The right time and certain combinations of feed additives still need to be fine-tuned. Also the knowledge on what a healthy gut flora means is something that needs more attention. Furthermore, it remains important that sick animals are treated accordingly and have the right for proper treatment (which can include the use of antibiotics).
The ‘No Antibiotics Ever’ label
The No Antibiotics Ever (NAE) label seems to be growing in strength in the US and might soon conquer other parts of the world. NAE meat might not be healthier than conventionally raised meat (that also don’t have antibiotic traces when the meat is sold), but it can be considered ethically superior meat, as it helps in reducing the fight against antimicrobial resistance.
The experts and speakers at the Kemin event seemed to agree: The agricultural world has done great efforts already in reducing antibiotics use in farm animals. But things are just getting started and what is necessary is to be prepared for the next stage to further reduce its use and the spreading of resistant bacteria on a global level.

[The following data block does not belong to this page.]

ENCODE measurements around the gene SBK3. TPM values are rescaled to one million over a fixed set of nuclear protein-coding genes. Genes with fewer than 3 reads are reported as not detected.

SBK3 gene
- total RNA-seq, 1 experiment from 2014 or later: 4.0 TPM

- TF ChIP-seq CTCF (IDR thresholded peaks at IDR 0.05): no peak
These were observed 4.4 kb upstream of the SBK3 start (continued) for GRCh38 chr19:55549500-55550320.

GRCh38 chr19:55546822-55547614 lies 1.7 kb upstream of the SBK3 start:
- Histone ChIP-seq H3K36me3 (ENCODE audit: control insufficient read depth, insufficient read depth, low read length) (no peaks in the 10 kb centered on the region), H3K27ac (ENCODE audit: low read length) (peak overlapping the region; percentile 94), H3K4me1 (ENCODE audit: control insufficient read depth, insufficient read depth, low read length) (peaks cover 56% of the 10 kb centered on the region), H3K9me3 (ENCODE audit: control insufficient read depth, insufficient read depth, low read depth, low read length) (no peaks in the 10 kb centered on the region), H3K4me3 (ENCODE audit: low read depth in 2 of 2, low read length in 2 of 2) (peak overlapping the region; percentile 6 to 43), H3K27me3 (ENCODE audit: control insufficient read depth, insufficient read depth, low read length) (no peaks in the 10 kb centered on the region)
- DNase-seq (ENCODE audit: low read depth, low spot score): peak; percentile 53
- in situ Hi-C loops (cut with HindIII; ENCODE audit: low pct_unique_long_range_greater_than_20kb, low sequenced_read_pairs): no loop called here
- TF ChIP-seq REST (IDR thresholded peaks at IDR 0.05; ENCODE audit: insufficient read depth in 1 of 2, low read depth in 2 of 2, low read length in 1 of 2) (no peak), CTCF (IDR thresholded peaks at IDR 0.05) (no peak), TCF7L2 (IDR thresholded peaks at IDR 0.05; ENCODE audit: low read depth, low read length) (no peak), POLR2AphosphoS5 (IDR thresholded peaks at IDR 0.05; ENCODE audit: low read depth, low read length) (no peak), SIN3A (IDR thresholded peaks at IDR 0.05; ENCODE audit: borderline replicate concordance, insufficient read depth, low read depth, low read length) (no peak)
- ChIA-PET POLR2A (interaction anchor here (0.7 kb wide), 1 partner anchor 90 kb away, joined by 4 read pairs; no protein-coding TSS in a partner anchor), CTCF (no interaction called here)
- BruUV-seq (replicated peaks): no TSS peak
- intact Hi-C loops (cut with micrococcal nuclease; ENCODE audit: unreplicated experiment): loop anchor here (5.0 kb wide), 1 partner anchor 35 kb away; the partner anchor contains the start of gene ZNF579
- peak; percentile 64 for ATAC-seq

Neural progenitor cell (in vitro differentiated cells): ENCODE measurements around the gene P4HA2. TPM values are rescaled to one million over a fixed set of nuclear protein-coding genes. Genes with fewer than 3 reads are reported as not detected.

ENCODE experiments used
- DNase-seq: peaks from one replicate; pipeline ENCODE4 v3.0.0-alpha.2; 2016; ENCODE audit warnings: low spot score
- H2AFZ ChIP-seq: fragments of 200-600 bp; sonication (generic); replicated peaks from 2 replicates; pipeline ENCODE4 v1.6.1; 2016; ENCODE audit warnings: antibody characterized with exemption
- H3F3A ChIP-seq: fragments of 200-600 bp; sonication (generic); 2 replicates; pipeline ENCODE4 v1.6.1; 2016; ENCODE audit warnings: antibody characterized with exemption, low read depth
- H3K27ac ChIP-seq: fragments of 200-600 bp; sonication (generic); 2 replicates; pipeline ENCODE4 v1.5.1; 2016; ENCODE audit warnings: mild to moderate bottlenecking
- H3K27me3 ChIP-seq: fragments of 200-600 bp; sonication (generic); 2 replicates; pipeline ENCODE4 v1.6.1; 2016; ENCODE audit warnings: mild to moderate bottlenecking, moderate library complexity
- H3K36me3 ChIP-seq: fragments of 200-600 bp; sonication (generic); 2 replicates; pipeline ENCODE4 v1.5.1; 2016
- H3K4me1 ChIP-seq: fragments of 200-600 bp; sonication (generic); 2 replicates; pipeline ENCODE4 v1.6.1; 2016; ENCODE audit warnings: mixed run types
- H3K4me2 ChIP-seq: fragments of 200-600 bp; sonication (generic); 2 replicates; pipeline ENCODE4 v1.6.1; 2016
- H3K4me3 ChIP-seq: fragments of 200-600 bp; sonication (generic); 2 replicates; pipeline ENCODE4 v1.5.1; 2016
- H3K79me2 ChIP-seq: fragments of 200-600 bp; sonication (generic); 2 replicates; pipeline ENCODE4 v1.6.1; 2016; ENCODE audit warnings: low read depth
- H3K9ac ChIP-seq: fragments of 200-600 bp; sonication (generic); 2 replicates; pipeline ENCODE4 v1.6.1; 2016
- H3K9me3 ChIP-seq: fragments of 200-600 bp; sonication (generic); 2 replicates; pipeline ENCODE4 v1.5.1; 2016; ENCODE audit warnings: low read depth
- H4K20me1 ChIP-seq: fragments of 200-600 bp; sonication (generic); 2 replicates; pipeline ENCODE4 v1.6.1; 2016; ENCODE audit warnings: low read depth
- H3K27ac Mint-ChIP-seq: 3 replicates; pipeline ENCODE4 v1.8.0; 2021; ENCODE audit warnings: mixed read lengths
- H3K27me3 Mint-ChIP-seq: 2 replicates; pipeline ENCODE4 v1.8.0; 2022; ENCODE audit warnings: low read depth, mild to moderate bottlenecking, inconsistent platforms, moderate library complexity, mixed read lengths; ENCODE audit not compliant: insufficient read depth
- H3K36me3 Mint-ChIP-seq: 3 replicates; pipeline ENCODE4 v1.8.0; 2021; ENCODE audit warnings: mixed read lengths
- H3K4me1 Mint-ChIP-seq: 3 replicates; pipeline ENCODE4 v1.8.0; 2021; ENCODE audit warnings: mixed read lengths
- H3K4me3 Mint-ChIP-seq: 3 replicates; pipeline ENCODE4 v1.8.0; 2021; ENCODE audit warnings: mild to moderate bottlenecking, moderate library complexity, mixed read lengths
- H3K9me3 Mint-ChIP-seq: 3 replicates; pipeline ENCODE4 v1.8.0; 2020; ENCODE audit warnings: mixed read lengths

A jungle of labels
An important prerequisite in having stickers/labels on the meat package is that claims should not be misleading for the consumer. In the US for example, the claims ‘Natural’ and ‘Antibiotic free’ or ‘No antibiotic residues’ are not registered claims. Antibiotic free can be misleading and just a marketing trick, as all meat in the supermarket are free of traces or residues as farmers simply have to comply with the withdrawal period/ waiting time when an antibiotic is used.
In the EU, meat can have relevant information or a label on the package about a certain certification programme or type of housing. In 2017, the Netherlands introduced a ‘no antibiotic ever’ claim on pork (‘Antibioticavrij Leven’, introduced by Keten Duurzaam Varkensvlees). These products are sold in a selection of Dutch supermarkets. Germany has for example Value-Schwein, meat raised from pigs that never received antibiotics. A list of claims that can be found in the market is listed in the interactive picture above.